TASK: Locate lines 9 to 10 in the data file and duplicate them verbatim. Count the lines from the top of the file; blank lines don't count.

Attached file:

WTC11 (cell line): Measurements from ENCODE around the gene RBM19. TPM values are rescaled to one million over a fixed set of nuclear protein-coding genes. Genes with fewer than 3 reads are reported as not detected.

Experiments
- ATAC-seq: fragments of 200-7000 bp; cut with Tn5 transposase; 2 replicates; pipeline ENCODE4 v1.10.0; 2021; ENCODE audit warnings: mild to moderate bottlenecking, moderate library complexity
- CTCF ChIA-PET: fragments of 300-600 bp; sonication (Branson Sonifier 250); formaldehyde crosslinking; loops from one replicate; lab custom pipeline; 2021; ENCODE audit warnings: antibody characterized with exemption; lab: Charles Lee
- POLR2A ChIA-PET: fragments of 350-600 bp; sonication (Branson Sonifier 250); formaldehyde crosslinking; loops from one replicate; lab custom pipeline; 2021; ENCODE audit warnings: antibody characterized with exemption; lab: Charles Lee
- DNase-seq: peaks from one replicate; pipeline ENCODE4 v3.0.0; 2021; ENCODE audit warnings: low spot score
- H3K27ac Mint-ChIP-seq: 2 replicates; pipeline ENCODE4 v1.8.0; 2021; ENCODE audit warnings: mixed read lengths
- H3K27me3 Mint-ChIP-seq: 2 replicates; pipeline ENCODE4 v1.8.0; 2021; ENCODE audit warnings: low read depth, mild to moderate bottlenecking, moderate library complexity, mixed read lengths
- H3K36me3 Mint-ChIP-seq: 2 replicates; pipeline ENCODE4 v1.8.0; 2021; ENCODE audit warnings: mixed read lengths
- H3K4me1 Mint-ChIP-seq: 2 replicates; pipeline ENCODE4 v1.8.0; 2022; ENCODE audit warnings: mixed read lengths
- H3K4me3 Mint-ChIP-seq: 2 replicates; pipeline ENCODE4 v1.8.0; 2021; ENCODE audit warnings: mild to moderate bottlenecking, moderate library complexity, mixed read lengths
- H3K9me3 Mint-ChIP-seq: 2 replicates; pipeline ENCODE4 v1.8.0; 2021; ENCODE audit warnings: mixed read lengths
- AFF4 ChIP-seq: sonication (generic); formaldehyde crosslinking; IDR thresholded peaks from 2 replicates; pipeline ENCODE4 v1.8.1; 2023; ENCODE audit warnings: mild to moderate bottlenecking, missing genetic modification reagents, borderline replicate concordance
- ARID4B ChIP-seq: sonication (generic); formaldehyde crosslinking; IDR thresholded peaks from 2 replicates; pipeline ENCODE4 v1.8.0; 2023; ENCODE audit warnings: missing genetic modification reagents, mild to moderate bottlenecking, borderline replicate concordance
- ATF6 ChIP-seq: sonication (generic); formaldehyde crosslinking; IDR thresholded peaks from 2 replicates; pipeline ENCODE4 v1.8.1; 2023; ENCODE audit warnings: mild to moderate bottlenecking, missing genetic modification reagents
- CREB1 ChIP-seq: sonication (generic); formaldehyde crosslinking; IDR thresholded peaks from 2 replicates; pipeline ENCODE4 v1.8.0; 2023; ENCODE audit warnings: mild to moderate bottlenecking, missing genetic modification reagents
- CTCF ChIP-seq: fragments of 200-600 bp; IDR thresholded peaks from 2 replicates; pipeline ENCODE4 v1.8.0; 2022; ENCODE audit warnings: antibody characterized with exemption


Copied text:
- H3K36me3 Mint-ChIP-seq: 2 replicates; pipeline ENCODE4 v1.8.0; 2021; ENCODE audit warnings: mixed read lengths
- H3K4me1 Mint-ChIP-seq: 2 replicates; pipeline ENCODE4 v1.8.0; 2022; ENCODE audit warnings: mixed read lengths